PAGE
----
Infoscience

Journal article

Sediment resuspension mechanisms and their contributions to high-turbidity events in a large lake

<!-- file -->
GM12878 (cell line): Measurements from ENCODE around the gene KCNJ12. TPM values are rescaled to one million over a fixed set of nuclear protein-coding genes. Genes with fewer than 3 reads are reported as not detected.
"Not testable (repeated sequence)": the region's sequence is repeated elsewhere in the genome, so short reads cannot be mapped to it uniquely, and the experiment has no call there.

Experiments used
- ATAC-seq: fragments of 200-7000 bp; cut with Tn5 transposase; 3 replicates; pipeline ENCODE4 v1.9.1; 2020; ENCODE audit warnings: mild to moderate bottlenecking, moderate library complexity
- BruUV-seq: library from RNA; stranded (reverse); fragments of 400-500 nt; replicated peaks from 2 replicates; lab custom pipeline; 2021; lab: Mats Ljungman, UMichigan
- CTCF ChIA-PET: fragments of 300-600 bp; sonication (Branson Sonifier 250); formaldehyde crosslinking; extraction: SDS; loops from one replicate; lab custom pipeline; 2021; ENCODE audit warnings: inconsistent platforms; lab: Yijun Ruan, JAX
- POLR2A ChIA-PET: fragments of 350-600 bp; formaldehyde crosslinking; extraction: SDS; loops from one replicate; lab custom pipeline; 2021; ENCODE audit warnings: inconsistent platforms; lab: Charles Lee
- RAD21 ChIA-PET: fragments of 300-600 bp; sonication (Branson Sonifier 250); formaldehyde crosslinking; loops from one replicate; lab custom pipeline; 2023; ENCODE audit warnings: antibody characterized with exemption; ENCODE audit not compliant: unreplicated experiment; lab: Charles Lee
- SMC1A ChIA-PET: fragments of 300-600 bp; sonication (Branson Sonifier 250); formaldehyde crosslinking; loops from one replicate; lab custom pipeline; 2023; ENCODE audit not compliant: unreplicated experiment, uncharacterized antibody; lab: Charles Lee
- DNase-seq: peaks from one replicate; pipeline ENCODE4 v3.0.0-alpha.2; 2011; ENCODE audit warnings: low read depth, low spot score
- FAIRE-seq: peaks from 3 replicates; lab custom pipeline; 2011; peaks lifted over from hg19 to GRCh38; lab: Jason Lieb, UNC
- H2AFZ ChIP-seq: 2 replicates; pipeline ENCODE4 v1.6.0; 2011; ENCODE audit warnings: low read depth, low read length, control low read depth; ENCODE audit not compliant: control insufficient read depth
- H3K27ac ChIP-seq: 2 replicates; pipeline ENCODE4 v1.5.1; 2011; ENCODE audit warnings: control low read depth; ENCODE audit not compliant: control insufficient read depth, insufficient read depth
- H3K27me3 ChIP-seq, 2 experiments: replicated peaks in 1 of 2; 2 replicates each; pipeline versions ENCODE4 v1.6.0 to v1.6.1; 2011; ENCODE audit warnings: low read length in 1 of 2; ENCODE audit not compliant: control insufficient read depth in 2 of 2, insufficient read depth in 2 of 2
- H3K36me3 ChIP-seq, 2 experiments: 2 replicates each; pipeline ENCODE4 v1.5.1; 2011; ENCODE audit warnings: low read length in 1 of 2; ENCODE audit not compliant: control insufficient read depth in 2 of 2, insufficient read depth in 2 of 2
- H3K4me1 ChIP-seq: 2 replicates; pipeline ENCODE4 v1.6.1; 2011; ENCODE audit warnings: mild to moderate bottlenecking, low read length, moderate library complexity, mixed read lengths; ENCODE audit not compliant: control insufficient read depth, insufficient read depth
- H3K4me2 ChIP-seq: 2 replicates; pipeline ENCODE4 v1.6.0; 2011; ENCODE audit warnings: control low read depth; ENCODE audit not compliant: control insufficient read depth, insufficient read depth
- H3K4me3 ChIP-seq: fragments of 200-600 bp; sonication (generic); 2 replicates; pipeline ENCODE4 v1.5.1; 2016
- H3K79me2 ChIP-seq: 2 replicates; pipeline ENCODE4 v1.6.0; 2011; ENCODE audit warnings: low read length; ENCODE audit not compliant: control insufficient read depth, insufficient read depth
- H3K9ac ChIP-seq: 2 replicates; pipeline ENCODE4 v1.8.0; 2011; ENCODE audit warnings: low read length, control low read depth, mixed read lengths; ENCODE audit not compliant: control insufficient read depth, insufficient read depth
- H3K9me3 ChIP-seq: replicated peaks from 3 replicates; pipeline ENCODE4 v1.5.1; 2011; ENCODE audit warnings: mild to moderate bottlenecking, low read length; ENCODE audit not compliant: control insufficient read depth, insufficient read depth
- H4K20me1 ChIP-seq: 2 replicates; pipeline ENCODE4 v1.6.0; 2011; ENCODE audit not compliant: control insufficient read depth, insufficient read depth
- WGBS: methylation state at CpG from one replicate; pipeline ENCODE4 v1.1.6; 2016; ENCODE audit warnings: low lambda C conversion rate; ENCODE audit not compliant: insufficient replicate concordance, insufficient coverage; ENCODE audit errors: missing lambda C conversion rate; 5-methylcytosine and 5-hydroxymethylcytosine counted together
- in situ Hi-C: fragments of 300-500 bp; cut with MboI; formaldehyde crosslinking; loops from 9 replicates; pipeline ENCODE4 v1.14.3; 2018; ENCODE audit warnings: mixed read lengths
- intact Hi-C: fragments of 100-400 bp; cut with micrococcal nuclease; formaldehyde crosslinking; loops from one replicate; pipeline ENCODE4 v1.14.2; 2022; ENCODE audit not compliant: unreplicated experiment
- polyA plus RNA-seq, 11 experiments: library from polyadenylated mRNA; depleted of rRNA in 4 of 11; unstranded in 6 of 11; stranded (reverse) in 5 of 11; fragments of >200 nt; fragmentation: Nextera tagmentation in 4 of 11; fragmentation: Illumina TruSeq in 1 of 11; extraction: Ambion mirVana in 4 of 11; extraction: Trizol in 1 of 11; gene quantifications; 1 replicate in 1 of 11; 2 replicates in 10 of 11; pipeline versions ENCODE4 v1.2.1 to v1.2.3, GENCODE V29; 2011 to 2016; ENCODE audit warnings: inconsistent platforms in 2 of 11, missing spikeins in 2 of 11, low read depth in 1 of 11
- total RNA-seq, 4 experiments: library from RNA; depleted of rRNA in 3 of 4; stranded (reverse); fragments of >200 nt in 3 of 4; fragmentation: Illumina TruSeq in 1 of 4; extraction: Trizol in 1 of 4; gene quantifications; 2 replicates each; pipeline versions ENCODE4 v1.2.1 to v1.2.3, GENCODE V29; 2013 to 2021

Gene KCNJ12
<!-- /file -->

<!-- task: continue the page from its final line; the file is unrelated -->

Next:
High-resolution field data, collected during April to October of 2008–2009, were analyzed to investigate the quantitative contribution of sediment resuspension to high-turbidity events in central Lake Erie. Resuspension events were distinguished within high-turbidity events according to turbidity, fluorescence and acoustic backscatter timeseries, as well as satellite images. We observed 16 high-turbidity events, causing a total duration of ∼20 d (out of 344 d) with elevated nearbed turbidity (> 10 NTU). Of these events, 64% were correlated with algal biomass, with the remaining 18%, 5%, and 4% being attributed to sediment resuspension by surface waves, storm-generated currents and enhanced nearbed turbulence induced by high-frequency internal waves, respectively. This is the first time that resuspension by enhanced nearbed turbulence from high-frequency linear internal wave degeneration has been observed in a large lake. Resuspension was parameterized as a function of the instantaneous critical bottom velocity, bottom shear stress and the Shields parameter. From the in situ measurements, we suggest an extended Shields diagram for silty bed material that can be used to predict resuspension in other aquatic systems with similar sediment composition (∼20% cohesive sediment).

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